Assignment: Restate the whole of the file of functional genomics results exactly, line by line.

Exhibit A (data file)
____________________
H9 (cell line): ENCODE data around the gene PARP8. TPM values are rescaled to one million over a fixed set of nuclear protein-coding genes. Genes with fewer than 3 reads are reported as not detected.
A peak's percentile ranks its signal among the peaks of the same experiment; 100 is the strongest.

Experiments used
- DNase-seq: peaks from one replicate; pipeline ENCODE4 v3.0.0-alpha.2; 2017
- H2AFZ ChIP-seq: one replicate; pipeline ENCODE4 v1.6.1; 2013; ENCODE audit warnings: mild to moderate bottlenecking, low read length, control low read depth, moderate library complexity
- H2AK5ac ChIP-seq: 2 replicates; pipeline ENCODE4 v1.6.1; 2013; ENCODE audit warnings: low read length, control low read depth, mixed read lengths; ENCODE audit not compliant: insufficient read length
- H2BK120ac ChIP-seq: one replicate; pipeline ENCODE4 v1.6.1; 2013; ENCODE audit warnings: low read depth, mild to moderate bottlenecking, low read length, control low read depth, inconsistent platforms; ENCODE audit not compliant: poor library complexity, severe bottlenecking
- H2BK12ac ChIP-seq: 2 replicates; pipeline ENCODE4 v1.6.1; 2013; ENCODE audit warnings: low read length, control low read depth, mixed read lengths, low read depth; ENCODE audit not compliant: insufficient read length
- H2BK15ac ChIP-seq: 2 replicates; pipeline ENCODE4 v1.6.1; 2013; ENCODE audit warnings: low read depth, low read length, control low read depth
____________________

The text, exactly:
H9 (cell line): ENCODE data around the gene PARP8. TPM values are rescaled to one million over a fixed set of nuclear protein-coding genes. Genes with fewer than 3 reads are reported as not detected.
A peak's percentile ranks its signal among the peaks of the same experiment; 100 is the strongest.

Experiments used
- DNase-seq: peaks from one replicate; pipeline ENCODE4 v3.0.0-alpha.2; 2017
- H2AFZ ChIP-seq: one replicate; pipeline ENCODE4 v1.6.1; 2013; ENCODE audit warnings: mild to moderate bottlenecking, low read length, control low read depth, moderate library complexity
- H2AK5ac ChIP-seq: 2 replicates; pipeline ENCODE4 v1.6.1; 2013; ENCODE audit warnings: low read length, control low read depth, mixed read lengths; ENCODE audit not compliant: insufficient read length
- H2BK120ac ChIP-seq: one replicate; pipeline ENCODE4 v1.6.1; 2013; ENCODE audit warnings: low read depth, mild to moderate bottlenecking, low read length, control low read depth, inconsistent platforms; ENCODE audit not compliant: poor library complexity, severe bottlenecking
- H2BK12ac ChIP-seq: 2 replicates; pipeline ENCODE4 v1.6.1; 2013; ENCODE audit warnings: low read length, control low read depth, mixed read lengths, low read depth; ENCODE audit not compliant: insufficient read length
- H2BK15ac ChIP-seq: 2 replicates; pipeline ENCODE4 v1.6.1; 2013; ENCODE audit warnings: low read depth, low read length, control low read depth